US7458431B2 - Multi-wheel vehicle - Google Patents

Multi-wheel vehicle Download PDF

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Publication number
US7458431B2
US7458431B2 US11397796 US39779606A US7458431B2 US 7458431 B2 US7458431 B2 US 7458431B2 US 11397796 US11397796 US 11397796 US 39779606 A US39779606 A US 39779606A US 7458431 B2 US7458431 B2 US 7458431B2
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Prior art keywords
wheels
running
steering
vehicle
wheel
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Expired - Fee Related, expires
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US11397796
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US20060191725A1 (en )
Inventor
Koji Irikura
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Kanzaki Kokyukoki Manufacturing Co Ltd
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Kanzaki Kokyukoki Manufacturing Co Ltd
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    • BPERFORMING OPERATIONS; TRANSPORTING
    • B62LAND VEHICLES FOR TRAVELLING OTHERWISE THAN ON RAILS
    • B62DMOTOR VEHICLES; TRAILERS
    • B62D7/00Steering linkage; Stub axles or their mountings
    • B62D7/06Steering linkage; Stub axles or their mountings for individually-pivoted wheels, e.g. on king-pins
    • B62D7/08Steering linkage; Stub axles or their mountings for individually-pivoted wheels, e.g. on king-pins the pivotal axes being situated in a single plane transverse to the longitudinal centre line of the vehicle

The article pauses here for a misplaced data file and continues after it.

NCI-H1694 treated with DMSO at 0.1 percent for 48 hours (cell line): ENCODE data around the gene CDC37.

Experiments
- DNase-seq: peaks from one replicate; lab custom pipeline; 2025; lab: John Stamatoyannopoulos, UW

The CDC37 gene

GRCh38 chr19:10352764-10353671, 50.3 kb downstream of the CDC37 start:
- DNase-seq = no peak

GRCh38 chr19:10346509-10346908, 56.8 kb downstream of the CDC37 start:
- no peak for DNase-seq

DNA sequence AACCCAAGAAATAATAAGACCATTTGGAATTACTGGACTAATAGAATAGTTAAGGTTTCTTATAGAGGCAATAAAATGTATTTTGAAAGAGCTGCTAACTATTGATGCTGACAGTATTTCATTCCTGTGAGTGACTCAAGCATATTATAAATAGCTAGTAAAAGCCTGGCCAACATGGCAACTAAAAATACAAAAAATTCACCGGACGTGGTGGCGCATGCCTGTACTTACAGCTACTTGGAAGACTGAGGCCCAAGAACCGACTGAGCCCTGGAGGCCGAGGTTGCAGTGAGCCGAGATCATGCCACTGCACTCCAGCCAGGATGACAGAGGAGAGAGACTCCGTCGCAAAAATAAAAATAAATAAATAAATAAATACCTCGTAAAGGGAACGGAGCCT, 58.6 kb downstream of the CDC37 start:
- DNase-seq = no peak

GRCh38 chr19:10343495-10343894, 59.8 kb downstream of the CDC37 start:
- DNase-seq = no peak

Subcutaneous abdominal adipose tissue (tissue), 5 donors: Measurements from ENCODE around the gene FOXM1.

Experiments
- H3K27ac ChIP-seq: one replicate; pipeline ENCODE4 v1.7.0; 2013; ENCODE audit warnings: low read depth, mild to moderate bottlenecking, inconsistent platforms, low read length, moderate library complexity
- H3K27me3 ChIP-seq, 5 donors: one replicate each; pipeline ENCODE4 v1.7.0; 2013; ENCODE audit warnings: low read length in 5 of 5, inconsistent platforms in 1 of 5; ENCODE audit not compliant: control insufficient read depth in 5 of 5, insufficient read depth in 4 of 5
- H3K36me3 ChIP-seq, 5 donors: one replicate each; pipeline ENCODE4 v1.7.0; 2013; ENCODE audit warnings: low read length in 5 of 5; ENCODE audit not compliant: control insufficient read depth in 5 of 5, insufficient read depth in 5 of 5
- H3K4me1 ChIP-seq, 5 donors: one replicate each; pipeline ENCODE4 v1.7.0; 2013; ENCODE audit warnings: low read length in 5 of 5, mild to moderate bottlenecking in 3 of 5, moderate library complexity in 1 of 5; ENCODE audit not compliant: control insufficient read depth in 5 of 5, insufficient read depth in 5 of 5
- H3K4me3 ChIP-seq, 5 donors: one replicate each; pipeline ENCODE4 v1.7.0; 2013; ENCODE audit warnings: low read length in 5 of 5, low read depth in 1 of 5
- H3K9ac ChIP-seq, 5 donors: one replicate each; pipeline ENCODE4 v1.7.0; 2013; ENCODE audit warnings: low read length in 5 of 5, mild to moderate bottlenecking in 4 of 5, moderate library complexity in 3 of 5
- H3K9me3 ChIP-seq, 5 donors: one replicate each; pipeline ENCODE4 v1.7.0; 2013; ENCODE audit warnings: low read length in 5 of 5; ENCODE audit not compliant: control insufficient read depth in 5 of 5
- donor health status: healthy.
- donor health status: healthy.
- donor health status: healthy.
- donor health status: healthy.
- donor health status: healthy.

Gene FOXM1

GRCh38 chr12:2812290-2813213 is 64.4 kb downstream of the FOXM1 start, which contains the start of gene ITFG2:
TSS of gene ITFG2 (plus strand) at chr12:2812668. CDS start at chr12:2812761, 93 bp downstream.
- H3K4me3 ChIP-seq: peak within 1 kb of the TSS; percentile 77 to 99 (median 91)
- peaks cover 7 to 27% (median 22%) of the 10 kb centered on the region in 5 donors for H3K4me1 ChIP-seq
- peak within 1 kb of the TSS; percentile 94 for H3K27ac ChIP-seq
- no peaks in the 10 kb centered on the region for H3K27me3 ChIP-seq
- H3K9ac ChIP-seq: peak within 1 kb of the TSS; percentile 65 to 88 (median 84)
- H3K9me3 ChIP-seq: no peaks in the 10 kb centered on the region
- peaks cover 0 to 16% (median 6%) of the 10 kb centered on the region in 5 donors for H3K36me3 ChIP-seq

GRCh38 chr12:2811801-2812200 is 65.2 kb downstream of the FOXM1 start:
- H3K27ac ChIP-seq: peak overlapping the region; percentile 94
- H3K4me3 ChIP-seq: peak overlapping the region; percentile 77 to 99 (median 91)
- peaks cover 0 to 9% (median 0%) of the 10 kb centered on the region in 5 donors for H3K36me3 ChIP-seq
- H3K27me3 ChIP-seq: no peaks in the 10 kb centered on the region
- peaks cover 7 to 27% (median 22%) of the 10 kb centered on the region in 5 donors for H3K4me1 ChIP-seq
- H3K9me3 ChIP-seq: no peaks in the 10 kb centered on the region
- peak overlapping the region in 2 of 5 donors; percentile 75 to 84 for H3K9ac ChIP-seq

• B62D7/09Steering linkage; Stub axles or their mountings for individually-pivoted wheels, e.g. on king-pins the pivotal axes being situated in a single plane transverse to the longitudinal centre line of the vehicle characterised by means varying the ratio between the steering angles of the steered wheels
    • BPERFORMING OPERATIONS; TRANSPORTING
    • B62LAND VEHICLES FOR TRAVELLING OTHERWISE THAN ON RAILS
    • B62DMOTOR VEHICLES; TRAILERS
    • B62D11/00Steering non-deflectable wheels; Steering endless tracks or the like
    • B62D11/02Steering non-deflectable wheels; Steering endless tracks or the like by differentially driving ground-engaging elements on opposite vehicle sides
    • B62D11/06Steering non-deflectable wheels; Steering endless tracks or the like by differentially driving ground-engaging elements on opposite vehicle sides by means of a single main power source
    • B62D11/10Steering non-deflectable wheels; Steering endless tracks or the like by differentially driving ground-engaging elements on opposite vehicle sides by means of a single main power source using gearings with differential power outputs on opposite sides, e.g. with twin-differential or epicyclic gears
    • B62D11/14Steering non-deflectable wheels; Steering endless tracks or the like by differentially driving ground-engaging elements on opposite vehicle sides by means of a single main power source using gearings with differential power outputs on opposite sides, e.g. with twin-differential or epicyclic gears differential power outputs being effected by additional power supply to one side, e.g. power originating from secondary power source